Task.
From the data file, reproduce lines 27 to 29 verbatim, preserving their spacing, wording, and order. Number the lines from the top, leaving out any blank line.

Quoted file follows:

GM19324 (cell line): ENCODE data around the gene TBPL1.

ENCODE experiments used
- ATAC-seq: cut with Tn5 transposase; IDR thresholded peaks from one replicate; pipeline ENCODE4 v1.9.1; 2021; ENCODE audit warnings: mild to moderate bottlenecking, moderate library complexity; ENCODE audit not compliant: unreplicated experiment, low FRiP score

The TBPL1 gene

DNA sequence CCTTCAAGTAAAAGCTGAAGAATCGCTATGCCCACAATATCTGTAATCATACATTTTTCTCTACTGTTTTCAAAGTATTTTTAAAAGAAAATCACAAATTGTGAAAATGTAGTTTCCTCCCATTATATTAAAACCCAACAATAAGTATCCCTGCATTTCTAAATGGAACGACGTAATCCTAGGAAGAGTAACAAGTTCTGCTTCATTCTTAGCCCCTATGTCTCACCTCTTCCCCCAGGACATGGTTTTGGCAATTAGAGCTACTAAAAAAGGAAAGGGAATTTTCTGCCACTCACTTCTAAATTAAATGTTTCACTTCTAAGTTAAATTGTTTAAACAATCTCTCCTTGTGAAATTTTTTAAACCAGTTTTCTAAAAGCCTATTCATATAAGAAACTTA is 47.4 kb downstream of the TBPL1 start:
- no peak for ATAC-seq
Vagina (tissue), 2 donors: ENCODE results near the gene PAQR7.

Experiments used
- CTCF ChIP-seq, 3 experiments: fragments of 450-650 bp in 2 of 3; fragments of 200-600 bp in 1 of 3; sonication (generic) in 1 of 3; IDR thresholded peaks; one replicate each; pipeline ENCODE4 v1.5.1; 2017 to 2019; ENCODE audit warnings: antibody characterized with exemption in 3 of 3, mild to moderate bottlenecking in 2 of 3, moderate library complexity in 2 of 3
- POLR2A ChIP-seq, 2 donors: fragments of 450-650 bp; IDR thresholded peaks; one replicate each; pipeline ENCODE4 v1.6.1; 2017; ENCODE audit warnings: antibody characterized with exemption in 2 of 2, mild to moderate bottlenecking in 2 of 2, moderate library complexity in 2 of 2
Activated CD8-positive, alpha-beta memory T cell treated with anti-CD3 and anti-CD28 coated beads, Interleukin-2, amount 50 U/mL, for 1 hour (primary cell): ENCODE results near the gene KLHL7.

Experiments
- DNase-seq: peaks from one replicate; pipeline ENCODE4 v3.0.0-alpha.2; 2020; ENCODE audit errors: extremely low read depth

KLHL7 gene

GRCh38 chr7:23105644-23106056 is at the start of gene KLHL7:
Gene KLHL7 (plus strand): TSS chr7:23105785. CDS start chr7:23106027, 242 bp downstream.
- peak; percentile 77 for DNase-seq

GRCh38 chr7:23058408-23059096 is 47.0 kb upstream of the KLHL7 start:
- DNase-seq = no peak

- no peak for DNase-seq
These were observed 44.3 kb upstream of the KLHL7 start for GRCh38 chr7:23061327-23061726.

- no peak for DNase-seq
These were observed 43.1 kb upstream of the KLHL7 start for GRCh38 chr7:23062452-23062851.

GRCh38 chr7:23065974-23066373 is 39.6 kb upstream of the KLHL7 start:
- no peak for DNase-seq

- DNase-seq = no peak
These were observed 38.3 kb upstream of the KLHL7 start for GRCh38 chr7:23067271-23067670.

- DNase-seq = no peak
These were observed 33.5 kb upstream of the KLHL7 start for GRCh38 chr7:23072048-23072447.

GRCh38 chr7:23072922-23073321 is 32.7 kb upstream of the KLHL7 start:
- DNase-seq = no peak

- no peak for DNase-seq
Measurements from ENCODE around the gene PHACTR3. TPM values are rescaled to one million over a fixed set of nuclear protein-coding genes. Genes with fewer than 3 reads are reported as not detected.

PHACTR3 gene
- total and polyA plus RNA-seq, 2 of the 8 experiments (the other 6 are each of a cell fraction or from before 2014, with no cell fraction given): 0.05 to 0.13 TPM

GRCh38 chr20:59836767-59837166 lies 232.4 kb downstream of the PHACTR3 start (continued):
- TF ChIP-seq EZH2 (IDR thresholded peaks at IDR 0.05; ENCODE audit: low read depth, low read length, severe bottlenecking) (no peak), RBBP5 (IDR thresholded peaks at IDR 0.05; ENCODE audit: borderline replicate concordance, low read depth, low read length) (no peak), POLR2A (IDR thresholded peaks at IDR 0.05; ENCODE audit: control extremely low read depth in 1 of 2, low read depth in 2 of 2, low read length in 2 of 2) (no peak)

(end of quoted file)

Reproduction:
These were observed 38.3 kb upstream of the KLHL7 start for GRCh38 chr7:23067271-23067670.

- DNase-seq = no peak
These were observed 33.5 kb upstream of the KLHL7 start for GRCh38 chr7:23072048-23072447.